Plan to Build New Homes in Israeli Settlement in West Bank Put Into Motion

Israel approved construction of Tel Zion apartments in 1980s, but developer’s bankruptcy stalled project – until now, one week before Trump visits Israel

A laborer working at a construction site in the settlement of Ma'aleh Adumim, February 2017.
AMMAR AWAD/REUTERS

A regional council in the West Bank has begun soliciting bids to build over 200 apartments in a Jewish settlement under its authority. The news comes a week ahead of U.S. President Donald Trump's visit to Israel and the Palestinian Authority.

The Mateh Binyamin Regional Council is looking to build 209 apartments in Tel Zion, the ultra-Orthodox section of the settlement of Kochav Yaakov in the center of the West Bank. The settlement is east of the separation barrier and not part of the generally accepted settlement blocs.

The plan for homes was approved long ago, during the 1980s, and now the regional council wants to bring it to fruition. Regional Council chairman Avi Roeh, who is also chairman of the Council of Jewish Communities of Judea and Samaria, confirmed that this is an old plan now being taken out of the mothballs.

He said that at issue “is a project with an approved urban plan of 1,200 units, of which 750 have been built.” The others weren’t erected, he said, because the developer went bankrupt.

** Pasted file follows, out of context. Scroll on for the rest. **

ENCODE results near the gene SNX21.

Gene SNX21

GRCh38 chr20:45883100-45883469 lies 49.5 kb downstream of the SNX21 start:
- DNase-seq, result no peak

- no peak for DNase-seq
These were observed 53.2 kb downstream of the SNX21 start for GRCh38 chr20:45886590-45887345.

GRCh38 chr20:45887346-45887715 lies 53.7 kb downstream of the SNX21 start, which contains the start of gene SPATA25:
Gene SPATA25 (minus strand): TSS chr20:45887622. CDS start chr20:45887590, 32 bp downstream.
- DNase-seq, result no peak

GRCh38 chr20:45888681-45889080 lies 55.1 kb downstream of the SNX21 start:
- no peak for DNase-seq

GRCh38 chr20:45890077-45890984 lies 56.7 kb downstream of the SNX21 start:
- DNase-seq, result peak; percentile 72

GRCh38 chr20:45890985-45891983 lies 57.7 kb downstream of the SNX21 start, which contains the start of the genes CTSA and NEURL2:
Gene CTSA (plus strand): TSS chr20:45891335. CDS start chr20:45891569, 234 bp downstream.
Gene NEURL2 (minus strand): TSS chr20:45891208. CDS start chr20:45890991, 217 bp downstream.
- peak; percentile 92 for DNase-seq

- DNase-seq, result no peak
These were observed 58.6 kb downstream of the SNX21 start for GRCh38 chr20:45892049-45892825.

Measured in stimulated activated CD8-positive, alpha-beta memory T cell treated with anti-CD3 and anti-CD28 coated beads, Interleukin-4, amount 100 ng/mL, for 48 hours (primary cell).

Hagit Ofran, who follows settlement development for the anti-occupation group Peace Now, also confirmed that this construction is permitted under an old plan, but stressed: “Even if this was approved in the past – it’s construction.

"There are tens of thousands of units that could be built under old plans. In practice, there was no [construction] freeze and there is no freeze in the settlements. This is a large project beyond the separation barrier that will continue to undermine the two-state solution.”

Last week, Haaretz reported that the Prime Minister's Office had the Civil Administration's High Planning Committee postponed a meeting that was supposed to convene to approve building projects in West Bank settlements.

A senior official told Haaretz that Netanyahu's office asked that the meeting only take place after U.S. President Donald Trump's visit to the country on May 22 ends.

The senior official, who asked to remain anonymous, stated that the postponement was intended to avoid friction between Israel and the U.S. over the issue of settlement construction a short while before the presidential visit. This kind of friction could mar the entire visit, turn the settlements issue into a major issue in the negotiations and give the Palestinians arguments to strengthen their position during Trump's visit to Bethlehem and his meeting with Palestinian President Mahmoud Abbas.